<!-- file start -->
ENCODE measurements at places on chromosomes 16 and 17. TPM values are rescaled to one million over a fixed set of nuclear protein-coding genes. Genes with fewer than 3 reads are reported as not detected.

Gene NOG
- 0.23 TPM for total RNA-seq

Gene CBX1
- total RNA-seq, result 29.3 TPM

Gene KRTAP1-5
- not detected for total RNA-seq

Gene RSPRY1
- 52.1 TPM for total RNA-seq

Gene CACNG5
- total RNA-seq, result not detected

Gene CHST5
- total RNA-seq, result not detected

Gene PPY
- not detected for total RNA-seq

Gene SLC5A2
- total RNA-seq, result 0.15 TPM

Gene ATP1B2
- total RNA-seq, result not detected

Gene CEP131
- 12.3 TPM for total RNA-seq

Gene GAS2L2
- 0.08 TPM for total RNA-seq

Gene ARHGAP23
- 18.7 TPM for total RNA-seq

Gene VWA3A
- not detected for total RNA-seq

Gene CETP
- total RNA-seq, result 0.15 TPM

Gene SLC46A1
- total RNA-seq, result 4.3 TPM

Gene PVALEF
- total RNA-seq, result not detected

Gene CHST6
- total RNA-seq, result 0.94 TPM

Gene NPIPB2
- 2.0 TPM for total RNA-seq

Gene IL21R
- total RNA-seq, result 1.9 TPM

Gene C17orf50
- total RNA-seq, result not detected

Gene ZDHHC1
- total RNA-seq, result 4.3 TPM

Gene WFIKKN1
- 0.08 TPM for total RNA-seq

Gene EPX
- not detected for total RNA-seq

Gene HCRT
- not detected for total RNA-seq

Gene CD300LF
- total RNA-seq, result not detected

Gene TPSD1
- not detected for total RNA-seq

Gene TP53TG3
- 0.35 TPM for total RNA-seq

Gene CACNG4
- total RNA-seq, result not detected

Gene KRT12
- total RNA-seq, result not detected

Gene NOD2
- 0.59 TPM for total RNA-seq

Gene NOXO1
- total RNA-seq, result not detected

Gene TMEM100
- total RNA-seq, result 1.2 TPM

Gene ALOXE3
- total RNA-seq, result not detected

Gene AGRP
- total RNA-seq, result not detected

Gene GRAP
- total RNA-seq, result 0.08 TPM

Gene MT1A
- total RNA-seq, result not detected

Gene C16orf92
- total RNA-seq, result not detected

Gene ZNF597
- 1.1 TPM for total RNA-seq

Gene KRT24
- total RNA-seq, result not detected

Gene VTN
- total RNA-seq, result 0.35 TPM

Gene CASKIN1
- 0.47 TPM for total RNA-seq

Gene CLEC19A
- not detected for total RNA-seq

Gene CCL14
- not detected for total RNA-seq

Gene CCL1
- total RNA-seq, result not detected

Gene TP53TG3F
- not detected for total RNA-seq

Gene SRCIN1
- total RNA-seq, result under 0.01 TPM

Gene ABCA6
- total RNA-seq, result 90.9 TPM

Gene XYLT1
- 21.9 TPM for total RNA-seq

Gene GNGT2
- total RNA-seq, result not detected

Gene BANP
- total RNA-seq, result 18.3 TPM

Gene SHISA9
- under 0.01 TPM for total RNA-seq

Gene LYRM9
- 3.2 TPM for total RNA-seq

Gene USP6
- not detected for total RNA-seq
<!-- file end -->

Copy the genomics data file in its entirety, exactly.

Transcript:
ENCODE measurements at places on chromosomes 16 and 17. TPM values are rescaled to one million over a fixed set of nuclear protein-coding genes. Genes with fewer than 3 reads are reported as not detected.

Gene NOG
- 0.23 TPM for total RNA-seq

Gene CBX1
- total RNA-seq, result 29.3 TPM

Gene KRTAP1-5
- not detected for total RNA-seq

Gene RSPRY1
- 52.1 TPM for total RNA-seq

Gene CACNG5
- total RNA-seq, result not detected

Gene CHST5
- total RNA-seq, result not detected

Gene PPY
- not detected for total RNA-seq

Gene SLC5A2
- total RNA-seq, result 0.15 TPM

Gene ATP1B2
- total RNA-seq, result not detected

Gene CEP131
- 12.3 TPM for total RNA-seq

Gene GAS2L2
- 0.08 TPM for total RNA-seq

Gene ARHGAP23
- 18.7 TPM for total RNA-seq

Gene VWA3A
- not detected for total RNA-seq

Gene CETP
- total RNA-seq, result 0.15 TPM

Gene SLC46A1
- total RNA-seq, result 4.3 TPM

Gene PVALEF
- total RNA-seq, result not detected

Gene CHST6
- total RNA-seq, result 0.94 TPM

Gene NPIPB2
- 2.0 TPM for total RNA-seq

Gene IL21R
- total RNA-seq, result 1.9 TPM

Gene C17orf50
- total RNA-seq, result not detected

Gene ZDHHC1
- total RNA-seq, result 4.3 TPM

Gene WFIKKN1
- 0.08 TPM for total RNA-seq

Gene EPX
- not detected for total RNA-seq

Gene HCRT
- not detected for total RNA-seq

Gene CD300LF
- total RNA-seq, result not detected

Gene TPSD1
- not detected for total RNA-seq

Gene TP53TG3
- 0.35 TPM for total RNA-seq

Gene CACNG4
- total RNA-seq, result not detected

Gene KRT12
- total RNA-seq, result not detected

Gene NOD2
- 0.59 TPM for total RNA-seq

Gene NOXO1
- total RNA-seq, result not detected

Gene TMEM100
- total RNA-seq, result 1.2 TPM

Gene ALOXE3
- total RNA-seq, result not detected

Gene AGRP
- total RNA-seq, result not detected

Gene GRAP
- total RNA-seq, result 0.08 TPM

Gene MT1A
- total RNA-seq, result not detected

Gene C16orf92
- total RNA-seq, result not detected

Gene ZNF597
- 1.1 TPM for total RNA-seq

Gene KRT24
- total RNA-seq, result not detected

Gene VTN
- total RNA-seq, result 0.35 TPM

Gene CASKIN1
- 0.47 TPM for total RNA-seq

Gene CLEC19A
- not detected for total RNA-seq

Gene CCL14
- not detected for total RNA-seq

Gene CCL1
- total RNA-seq, result not detected

Gene TP53TG3F
- not detected for total RNA-seq

Gene SRCIN1
- total RNA-seq, result under 0.01 TPM

Gene ABCA6
- total RNA-seq, result 90.9 TPM

Gene XYLT1
- 21.9 TPM for total RNA-seq

Gene GNGT2
- total RNA-seq, result not detected

Gene BANP
- total RNA-seq, result 18.3 TPM

Gene SHISA9
- under 0.01 TPM for total RNA-seq

Gene LYRM9
- 3.2 TPM for total RNA-seq

Gene USP6
- not detected for total RNA-seq